Hannah Johnson, University of Bristol
The effect of movies featuring dogs on the popularity of dog breeds can last up to ten years and is correlated with the general success of the movies, according to new research from the University of Bristol, the City University of New York, and Western Carolina University.
The study, published September 10 in PLOS ONE, also found that movies’ influence was strongest in the early twentieth century and has declined since.
The researchers used data from the American Kennel Club, which maintains the world’s largest dog registry totaling over 65 million dogs, and analyzed a total of 87 movies featuring dogs. They found that the release of movies is often associated to an increase in popularity of featured breeds over periods of one, two, five, and ten years.
Additionally, they found that these trend changes correlated significantly with the number of viewers during the movie’s opening weekend, considered as a proxy of the movie’s reach among the general public. This suggests that viewing a movie may cause a long-lasting preference for a breed that can be expressed years later, when the time comes to buy a new dog.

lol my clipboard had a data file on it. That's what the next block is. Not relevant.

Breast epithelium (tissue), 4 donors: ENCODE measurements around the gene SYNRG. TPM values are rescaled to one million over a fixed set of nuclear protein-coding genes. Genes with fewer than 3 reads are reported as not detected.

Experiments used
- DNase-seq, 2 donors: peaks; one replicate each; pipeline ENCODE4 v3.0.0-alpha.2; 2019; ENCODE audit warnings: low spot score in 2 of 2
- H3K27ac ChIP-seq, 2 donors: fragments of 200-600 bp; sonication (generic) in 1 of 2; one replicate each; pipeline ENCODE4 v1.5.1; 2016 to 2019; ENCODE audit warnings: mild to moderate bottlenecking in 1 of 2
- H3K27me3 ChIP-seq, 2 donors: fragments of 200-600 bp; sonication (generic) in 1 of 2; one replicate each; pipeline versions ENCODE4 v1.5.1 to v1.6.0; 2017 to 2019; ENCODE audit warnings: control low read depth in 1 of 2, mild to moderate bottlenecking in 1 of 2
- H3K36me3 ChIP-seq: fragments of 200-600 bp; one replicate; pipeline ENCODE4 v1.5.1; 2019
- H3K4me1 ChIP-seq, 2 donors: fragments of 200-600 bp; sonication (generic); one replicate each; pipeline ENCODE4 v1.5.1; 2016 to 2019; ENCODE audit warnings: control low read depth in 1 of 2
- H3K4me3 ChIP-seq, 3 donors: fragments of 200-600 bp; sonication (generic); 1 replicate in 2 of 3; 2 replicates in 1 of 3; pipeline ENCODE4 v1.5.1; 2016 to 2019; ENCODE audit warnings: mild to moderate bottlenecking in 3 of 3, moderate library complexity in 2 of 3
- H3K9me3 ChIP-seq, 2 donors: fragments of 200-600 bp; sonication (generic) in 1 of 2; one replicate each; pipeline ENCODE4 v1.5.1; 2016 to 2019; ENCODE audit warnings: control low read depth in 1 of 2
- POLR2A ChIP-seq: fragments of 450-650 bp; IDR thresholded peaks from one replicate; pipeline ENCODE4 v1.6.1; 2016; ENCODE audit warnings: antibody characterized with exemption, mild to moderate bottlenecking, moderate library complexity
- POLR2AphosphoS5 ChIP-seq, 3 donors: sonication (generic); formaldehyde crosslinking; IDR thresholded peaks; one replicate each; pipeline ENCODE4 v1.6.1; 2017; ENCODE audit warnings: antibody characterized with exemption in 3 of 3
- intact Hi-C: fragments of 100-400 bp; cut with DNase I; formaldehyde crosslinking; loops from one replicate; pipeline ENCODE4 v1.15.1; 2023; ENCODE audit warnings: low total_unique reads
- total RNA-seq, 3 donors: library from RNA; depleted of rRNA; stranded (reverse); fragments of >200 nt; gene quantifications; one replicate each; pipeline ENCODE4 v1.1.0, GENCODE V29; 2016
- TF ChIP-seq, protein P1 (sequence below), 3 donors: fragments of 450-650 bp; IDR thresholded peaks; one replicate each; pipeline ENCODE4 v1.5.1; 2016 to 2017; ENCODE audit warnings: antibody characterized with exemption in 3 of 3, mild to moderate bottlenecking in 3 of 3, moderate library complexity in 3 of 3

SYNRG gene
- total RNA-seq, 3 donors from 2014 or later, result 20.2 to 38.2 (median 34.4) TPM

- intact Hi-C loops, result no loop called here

The impact of movies has been large. The ten movies with the strongest ten years effect were associated, the authors found, with changes in registration trends such that over 800,000 more dogs were registered in the ten years after movie release than would have been expected from pre-release trend.
The 1943 hit Lassie Come Home is associated, in the following two years, with a 40 percent increase of Collie registrations in the American Kennel Club. An even more dramatic example is the 100-fold increase in Old English Sheepdog registrations following the 1959 Disney movie The Shaggy Dog.
Professor Stefano Ghirlanda, lead author of the study said: “We focused on changes in trend popularity rather than on popularity itself to avoid attributing to movies trends that were already ongoing before movie release, as up-trending breeds may have been chosen more often for movies.”